The first question which arises here is whether the information given to the BCI was in fact given in confidence and on the understanding that it would be treated as confidential. In case number 98049 (Henry Ford & Sons Limited, Nissan Ireland, Motor Distributors Limited and the Office of Public Works), the former Commissioner held, that it is not sufficient for the provider of the information to assume or to understand that it would be treated as confidential and, that a mutual understanding of confidence must exist. He also explained in case number 98058 (Mr Phelim McAleer and the Department of Justice, ) that where an understanding of confidence is asserted by both parties, then in the absence of any independent evidence, he considered it appropriate to examine the contents of the records with a view to establishing whether the nature of the contents is consistent with the existence of an understanding of confidence.
As stated, the record at issue is the confidential annex. I note that in the BCI's Guide to Submissions, specific and detailed provision has been made for the inclusion of confidential material with licence applications and I am satisfied that (name deleted) application, including the confidential annex, was submitted on that basis. I am therefore satisfied that the first two conditions are met. I am also satisfied, given the nature of the confidential information, that if the assurance of confidentiality were removed that it would be "likely to prejudice the giving to the body of further similar information" and that "it is of importance to the body that such further information continue to be given to the body". I therefore find that the third and fourth conditions are also met and I am satisfied that the BCI is justified in holding that the record in question must be withheld in accordance with section 26(1)(a).
Having found that section 26 applies I do not need to consider the other exemptions that have been invoked. However, for the sake of completeness I will refer to them.
Section 22(1)(b) provides that a head shall refuse to grant a request under section 7 if the record concerned:-
"is such that the head knows or ought reasonably to have known that its disclosure would constitute contempt of court".
It is important to note that this is a mandatory exemption and that there is no public interest test.
Justice J. O'Neill in E.H. and E.P.H. -v- the Information Commissioner (Nos. 96 and 107 M.C.A./1999) held, that in considering the application of section 22(1)(a), the provisions of Article 34 of the constitution are relevant. Article 34(1) provides that -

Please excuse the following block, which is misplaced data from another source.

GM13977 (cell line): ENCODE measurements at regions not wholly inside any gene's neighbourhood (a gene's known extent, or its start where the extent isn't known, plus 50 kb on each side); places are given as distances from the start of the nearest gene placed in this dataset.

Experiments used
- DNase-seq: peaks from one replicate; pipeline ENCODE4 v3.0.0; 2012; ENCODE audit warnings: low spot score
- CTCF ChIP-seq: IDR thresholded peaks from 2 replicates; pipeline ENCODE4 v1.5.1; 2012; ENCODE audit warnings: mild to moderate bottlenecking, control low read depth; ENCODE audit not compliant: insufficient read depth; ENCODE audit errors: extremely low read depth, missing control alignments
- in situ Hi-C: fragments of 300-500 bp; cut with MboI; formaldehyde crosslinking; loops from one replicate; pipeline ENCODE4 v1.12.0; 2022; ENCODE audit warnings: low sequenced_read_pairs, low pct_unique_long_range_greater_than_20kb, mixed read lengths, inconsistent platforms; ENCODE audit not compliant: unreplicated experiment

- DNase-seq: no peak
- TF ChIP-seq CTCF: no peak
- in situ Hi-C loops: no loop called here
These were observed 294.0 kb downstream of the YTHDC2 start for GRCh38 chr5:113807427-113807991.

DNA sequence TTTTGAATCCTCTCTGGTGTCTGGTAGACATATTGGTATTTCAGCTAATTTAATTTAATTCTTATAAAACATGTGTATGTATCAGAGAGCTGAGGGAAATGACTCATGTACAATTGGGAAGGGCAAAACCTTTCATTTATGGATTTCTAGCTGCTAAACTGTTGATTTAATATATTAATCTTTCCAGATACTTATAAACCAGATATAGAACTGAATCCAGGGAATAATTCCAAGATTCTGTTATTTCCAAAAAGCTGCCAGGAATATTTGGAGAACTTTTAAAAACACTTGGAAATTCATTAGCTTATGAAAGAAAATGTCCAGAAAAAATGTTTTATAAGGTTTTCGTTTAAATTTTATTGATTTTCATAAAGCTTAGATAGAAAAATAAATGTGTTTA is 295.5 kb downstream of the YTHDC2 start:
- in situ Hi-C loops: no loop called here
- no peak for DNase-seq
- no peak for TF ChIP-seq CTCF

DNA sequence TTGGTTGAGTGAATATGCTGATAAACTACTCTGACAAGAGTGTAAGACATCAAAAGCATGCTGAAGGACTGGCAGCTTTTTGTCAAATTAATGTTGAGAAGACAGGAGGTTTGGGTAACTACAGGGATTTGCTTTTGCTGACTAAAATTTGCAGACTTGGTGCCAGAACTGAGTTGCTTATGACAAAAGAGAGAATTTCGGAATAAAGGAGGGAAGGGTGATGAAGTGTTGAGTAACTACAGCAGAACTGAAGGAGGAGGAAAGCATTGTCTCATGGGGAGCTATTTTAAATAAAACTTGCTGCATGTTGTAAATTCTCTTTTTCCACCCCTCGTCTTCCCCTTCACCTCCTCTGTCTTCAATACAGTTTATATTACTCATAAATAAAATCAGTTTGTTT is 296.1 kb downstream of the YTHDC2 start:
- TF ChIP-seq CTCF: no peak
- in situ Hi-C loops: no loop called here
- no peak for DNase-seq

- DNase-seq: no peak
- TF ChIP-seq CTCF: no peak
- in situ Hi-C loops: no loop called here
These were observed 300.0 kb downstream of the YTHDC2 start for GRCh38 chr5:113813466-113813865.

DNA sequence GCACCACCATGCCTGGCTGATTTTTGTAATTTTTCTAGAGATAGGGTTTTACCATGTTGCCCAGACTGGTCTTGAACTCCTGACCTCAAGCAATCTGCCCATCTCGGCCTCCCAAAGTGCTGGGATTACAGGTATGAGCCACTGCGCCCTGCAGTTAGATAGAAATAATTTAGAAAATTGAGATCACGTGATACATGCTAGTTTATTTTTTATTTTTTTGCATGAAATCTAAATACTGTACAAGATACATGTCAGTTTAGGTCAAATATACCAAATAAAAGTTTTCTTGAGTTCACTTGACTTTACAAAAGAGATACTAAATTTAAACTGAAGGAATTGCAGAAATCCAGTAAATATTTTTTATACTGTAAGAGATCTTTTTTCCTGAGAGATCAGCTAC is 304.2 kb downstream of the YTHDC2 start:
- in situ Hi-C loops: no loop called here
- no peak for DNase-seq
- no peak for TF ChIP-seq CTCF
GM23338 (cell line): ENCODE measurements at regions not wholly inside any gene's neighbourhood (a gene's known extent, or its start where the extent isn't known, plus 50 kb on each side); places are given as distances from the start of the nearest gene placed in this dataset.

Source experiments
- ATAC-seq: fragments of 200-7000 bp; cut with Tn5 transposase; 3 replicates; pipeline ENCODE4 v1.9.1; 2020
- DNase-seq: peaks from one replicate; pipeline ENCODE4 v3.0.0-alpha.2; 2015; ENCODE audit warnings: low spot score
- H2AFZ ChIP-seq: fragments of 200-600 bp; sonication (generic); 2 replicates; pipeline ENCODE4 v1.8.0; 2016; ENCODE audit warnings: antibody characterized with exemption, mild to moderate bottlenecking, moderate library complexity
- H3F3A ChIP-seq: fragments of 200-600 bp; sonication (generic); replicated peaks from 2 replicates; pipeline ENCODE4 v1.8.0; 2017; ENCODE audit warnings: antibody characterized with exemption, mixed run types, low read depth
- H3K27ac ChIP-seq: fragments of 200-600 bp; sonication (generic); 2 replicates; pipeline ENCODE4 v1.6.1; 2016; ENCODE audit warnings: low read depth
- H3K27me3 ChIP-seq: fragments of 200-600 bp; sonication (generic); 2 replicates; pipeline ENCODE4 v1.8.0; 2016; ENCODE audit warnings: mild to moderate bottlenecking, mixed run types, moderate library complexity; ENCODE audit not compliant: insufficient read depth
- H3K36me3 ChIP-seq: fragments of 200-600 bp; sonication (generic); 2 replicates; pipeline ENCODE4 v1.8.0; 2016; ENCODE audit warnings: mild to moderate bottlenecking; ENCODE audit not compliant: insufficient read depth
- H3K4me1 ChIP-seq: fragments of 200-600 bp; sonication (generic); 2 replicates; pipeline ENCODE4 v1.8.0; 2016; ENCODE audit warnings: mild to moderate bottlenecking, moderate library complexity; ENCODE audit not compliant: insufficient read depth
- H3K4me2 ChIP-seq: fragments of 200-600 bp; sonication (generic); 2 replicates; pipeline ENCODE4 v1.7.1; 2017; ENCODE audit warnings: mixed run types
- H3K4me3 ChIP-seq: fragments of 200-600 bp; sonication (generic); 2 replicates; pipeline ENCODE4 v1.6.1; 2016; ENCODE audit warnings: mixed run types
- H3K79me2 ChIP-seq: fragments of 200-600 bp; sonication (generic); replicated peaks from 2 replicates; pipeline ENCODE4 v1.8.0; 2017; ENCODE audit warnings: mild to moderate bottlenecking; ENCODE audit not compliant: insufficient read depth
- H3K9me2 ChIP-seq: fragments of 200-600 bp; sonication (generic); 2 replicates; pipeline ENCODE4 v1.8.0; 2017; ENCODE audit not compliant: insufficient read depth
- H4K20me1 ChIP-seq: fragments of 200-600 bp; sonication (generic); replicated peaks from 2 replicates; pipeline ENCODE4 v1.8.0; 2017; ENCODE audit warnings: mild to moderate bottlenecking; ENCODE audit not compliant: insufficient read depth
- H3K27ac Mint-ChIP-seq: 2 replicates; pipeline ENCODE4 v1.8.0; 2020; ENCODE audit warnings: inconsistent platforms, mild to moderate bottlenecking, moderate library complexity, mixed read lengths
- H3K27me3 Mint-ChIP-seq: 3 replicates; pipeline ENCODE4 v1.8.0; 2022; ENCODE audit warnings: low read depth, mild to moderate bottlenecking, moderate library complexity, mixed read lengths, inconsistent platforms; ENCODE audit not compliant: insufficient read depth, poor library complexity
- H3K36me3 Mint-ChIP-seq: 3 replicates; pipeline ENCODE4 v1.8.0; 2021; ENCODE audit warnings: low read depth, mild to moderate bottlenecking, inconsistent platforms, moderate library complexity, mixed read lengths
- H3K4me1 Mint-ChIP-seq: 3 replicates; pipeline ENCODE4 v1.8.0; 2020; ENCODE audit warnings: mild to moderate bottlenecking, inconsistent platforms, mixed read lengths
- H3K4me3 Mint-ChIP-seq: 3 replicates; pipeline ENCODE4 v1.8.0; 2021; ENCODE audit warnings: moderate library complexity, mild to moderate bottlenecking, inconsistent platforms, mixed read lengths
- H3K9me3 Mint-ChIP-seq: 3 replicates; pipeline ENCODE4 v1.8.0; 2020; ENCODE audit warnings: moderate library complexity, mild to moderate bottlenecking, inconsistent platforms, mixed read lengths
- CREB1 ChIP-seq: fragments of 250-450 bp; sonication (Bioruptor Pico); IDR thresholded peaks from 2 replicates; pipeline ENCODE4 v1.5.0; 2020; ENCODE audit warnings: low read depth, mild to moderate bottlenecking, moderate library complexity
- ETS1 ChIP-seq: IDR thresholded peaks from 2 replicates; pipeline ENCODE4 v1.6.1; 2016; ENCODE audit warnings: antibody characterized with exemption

"Justice shall be administered in Courts established by law by Judges appointed in the manner provided by this constitution and save and such special and limited case as may be prescribed by law shall be administered in the public."
Justice O'Neill went on to state that:-
"I have come to the conclusion that notwithstanding the entirely laudable and separate philosophy of disclosure which underpins the Act, that the Act construed in a manner consistent with the constitution could not be used, so that access to documents under the Act would have the result of robbing an order of a Court or an undertaking given to a Court of the force and effect which the Court in question intended these to have.
In my view, section 22(1)(b) is there to ensure that this does not happen, and must operate accordingly."
As you are aware the record in question is contained in a confidential annex to (name deleted) submission to the BCI and was subject to a High Court ruling that it should not be released to you through discovery. This finding was upheld by the Supreme Court. In both their decisions to you and in their submission to my office the BCI assert that the rulings of the Courts mean that the confidential annex cannot be released to you unless you successfully apply to the Court to have the ruling set aside. However, having accepted legal advice on the matter, I do not agree with this view. The Courts ruled that the record in question should not be released to you on the grounds that it was not relevant to the judicial review you had initiated. In effect this record was left outside discovery and, if there were no other impediments under the FOI Acts, could safely be released without causing a contempt of court. I therefore find that section 22(1)(b) does not apply to the confidential annex.